Ken Berwitz

The finding, via Mary Wisniewski\’s article for Reuters, via

Predominantly African-American neighborhoods in Chicago haveseen poverty rise and services diminish even as the nation\’s third largest cityhas become less racially segregated, according to a study released onWednesday.

WhileChicago has become more racially balanced over the decades with moreneighborhoods showing no majority populations, black areas are seeing economicstagnation or decline, according to the study by the Chicago Urban League,which promotes progress for blacks.

The reason, via common sense:

Greater racial balance means more areas of the city open to Blacks, thus more areas where decent, productive Black people who want decent lives for their families and themselves, are able to escape to, from the high crime/high drug/gang-run areas they would otherwise be trapped in.  

And since – despite what some people might think – most of the Black population is comprised of decent, productive people who want decent lives for their families and themselves – they escape….which leaves the neighborhoods they have escaped from with that many fewer such people.

Thinking of the areas themselves, I have a few questions:  Would you open a business in a high crime/high drug/gang-run area?  Would you travel into such an area to provide in-home services of some kind, whether medical, social or just to make a delivery or install carpeting?  Would you be comfortable commuting to and from an office in such an area?  Parking your car in such an area?  

Most people, Black or White, would avoid doing so like they would avoid the plague.  And that means these areas, which – let\’s again remember, are populated by decent people as well as criminals – have few of the services most people outside those areas take for granted.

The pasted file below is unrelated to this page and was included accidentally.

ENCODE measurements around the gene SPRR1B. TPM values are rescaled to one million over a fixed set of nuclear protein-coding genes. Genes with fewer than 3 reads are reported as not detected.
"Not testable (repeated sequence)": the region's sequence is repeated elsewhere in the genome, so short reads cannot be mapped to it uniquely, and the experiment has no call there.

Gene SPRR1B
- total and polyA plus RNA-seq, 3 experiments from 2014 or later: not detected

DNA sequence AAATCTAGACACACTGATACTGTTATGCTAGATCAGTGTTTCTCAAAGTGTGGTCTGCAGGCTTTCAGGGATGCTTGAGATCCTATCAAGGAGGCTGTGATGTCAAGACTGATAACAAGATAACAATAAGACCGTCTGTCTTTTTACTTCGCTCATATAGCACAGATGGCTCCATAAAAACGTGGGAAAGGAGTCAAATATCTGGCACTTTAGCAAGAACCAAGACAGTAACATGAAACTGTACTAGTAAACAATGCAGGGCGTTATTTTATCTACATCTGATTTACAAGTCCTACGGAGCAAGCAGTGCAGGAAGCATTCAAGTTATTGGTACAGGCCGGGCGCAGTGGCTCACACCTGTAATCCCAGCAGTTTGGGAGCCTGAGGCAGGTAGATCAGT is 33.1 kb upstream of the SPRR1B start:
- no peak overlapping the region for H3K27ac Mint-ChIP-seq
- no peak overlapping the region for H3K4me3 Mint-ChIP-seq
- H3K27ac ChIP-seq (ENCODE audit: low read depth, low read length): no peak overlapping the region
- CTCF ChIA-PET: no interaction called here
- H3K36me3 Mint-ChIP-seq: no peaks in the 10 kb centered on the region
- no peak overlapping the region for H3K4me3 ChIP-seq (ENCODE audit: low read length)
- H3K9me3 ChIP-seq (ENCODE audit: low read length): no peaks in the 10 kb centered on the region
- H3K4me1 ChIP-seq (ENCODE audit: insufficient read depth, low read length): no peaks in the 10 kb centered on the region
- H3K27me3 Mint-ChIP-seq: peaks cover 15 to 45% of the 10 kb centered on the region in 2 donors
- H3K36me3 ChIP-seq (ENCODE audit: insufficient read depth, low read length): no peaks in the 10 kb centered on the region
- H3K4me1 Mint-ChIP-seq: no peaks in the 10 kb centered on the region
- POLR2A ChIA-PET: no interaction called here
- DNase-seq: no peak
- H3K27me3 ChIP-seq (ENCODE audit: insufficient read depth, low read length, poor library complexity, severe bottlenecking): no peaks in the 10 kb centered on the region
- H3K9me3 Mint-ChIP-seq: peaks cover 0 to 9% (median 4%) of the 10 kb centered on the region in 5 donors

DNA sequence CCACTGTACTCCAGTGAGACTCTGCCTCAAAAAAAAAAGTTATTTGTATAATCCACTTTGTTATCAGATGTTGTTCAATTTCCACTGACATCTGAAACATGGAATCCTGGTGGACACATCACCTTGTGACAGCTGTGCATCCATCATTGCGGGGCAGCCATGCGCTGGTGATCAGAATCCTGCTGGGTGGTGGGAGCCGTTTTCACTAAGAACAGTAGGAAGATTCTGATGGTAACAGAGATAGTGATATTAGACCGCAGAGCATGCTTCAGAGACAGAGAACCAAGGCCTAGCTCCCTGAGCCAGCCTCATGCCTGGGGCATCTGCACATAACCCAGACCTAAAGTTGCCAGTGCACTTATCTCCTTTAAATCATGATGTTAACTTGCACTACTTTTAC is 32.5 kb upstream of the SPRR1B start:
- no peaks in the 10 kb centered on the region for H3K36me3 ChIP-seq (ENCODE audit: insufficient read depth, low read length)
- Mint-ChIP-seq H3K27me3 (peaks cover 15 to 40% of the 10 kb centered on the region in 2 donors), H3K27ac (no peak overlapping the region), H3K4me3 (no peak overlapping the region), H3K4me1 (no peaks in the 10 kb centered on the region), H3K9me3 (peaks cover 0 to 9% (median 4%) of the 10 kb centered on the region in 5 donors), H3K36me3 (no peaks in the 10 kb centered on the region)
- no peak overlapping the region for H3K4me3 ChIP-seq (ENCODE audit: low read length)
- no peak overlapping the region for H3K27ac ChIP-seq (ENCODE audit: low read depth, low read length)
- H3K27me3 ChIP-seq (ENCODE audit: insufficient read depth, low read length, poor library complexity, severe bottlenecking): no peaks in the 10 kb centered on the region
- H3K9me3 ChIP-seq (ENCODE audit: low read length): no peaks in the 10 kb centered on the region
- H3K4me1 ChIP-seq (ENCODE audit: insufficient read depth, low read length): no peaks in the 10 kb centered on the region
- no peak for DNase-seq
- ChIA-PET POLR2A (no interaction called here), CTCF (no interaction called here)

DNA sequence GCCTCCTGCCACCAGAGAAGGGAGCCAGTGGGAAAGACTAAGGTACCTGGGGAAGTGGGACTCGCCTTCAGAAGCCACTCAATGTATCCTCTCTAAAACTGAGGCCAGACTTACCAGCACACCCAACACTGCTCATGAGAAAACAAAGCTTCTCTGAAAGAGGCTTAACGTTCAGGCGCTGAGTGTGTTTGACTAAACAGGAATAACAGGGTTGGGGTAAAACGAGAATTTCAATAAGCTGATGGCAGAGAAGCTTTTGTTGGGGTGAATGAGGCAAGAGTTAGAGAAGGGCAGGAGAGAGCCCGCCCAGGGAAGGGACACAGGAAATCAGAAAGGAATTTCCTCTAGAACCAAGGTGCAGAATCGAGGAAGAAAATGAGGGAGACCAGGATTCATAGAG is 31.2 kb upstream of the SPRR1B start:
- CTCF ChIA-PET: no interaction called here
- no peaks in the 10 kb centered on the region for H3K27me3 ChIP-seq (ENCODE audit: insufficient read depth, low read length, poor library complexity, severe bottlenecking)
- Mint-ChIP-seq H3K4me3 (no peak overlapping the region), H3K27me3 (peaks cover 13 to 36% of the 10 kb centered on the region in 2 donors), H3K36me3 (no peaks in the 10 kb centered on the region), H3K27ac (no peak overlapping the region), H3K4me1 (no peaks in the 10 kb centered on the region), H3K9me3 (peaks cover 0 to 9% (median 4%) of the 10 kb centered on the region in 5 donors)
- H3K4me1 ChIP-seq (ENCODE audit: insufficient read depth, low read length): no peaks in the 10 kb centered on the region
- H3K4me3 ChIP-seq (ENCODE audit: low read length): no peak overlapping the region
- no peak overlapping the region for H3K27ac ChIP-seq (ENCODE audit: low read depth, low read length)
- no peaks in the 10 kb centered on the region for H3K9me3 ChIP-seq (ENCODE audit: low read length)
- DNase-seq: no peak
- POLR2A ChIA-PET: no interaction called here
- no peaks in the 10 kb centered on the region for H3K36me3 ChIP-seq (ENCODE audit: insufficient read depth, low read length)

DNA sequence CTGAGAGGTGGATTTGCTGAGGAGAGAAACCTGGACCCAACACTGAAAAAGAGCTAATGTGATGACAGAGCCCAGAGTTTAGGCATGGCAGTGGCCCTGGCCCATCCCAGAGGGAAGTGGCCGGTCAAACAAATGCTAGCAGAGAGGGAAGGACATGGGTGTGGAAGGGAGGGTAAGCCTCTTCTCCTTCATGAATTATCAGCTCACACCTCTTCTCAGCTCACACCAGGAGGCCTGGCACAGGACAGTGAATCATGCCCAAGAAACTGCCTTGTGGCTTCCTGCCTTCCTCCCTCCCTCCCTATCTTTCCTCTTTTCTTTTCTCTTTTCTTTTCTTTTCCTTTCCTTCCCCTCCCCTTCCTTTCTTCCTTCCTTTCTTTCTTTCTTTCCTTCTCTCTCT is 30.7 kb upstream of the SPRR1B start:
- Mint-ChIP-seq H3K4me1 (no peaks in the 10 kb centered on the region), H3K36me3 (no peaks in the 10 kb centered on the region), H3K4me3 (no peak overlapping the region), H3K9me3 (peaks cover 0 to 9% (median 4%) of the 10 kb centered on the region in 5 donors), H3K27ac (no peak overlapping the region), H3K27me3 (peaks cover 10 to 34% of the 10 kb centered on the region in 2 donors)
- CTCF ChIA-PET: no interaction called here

If, for example, you live in the northwest suburb of Park Ridge, where Hillary Clinton grew up, you can pick between supermarkets, doctors, dentists, take-out places, and department stores.  No one has any problem driving up to your house to do work inside.  Life is good.

But if you live in Englewood, on the South Side, try and find any of those services.  There, and in Humboldt Park, Garfield, and other such neighborhoods, life is not good.  It is almost impossible.

I remember, years ago, watching a news feature where New York cabbies were being accused of not going to or stopping for fares in, primarily Black areas.  It included minority cabbies openly talking about the dangers of doing so – which made perfect sense:  why would a Black or Asian cabbie have been in any less danger than a White cabbie?  

How many street thugs do you figure would say “I was going to rob you, but we\’re both Black so keep your money, I\’ll rob the next White guy I find”?  How about none.  As the cabbies knew full well, street crime is an equal opportunity employer.

And people who think just tossing more money at this problem, then wiping their hands back and forth, saying “there, I\’ve done something about it”, are living in a dream world – the same dream world people live in every time they pass more gun control laws and convince themselves they\’ve done something about street crime.

What will it take to improve Chicago – and so many other cities with exactly the same kinds of problems?

I\’m no urban expert and don\’t have any quick answers.  But, whatever answer is best, I know it will be something besides what is being done.  

It is time, long past time, to stop pretending that pretty speeches and more money for more government services is going to solve this problem.  It won\’t.

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